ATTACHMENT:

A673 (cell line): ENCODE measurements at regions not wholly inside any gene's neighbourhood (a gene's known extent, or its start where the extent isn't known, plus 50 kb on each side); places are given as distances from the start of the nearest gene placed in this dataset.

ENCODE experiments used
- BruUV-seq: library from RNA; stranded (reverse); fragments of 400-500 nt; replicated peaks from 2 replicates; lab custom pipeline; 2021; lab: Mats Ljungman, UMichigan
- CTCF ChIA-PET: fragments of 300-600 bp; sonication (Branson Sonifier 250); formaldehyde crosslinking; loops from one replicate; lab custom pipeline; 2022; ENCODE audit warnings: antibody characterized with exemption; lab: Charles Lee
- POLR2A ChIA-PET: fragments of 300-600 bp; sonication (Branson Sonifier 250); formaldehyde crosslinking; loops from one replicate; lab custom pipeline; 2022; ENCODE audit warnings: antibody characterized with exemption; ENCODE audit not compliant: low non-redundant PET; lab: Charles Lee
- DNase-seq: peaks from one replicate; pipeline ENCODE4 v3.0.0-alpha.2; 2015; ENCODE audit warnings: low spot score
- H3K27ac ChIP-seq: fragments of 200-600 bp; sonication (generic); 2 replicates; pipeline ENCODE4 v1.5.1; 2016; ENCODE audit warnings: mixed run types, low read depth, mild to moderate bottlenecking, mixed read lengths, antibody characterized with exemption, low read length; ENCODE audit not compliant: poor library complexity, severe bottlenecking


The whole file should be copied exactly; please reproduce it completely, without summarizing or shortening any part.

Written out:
A673 (cell line): ENCODE measurements at regions not wholly inside any gene's neighbourhood (a gene's known extent, or its start where the extent isn't known, plus 50 kb on each side); places are given as distances from the start of the nearest gene placed in this dataset.

ENCODE experiments used
- BruUV-seq: library from RNA; stranded (reverse); fragments of 400-500 nt; replicated peaks from 2 replicates; lab custom pipeline; 2021; lab: Mats Ljungman, UMichigan
- CTCF ChIA-PET: fragments of 300-600 bp; sonication (Branson Sonifier 250); formaldehyde crosslinking; loops from one replicate; lab custom pipeline; 2022; ENCODE audit warnings: antibody characterized with exemption; lab: Charles Lee
- POLR2A ChIA-PET: fragments of 300-600 bp; sonication (Branson Sonifier 250); formaldehyde crosslinking; loops from one replicate; lab custom pipeline; 2022; ENCODE audit warnings: antibody characterized with exemption; ENCODE audit not compliant: low non-redundant PET; lab: Charles Lee
- DNase-seq: peaks from one replicate; pipeline ENCODE4 v3.0.0-alpha.2; 2015; ENCODE audit warnings: low spot score
- H3K27ac ChIP-seq: fragments of 200-600 bp; sonication (generic); 2 replicates; pipeline ENCODE4 v1.5.1; 2016; ENCODE audit warnings: mixed run types, low read depth, mild to moderate bottlenecking, mixed read lengths, antibody characterized with exemption, low read length; ENCODE audit not compliant: poor library complexity, severe bottlenecking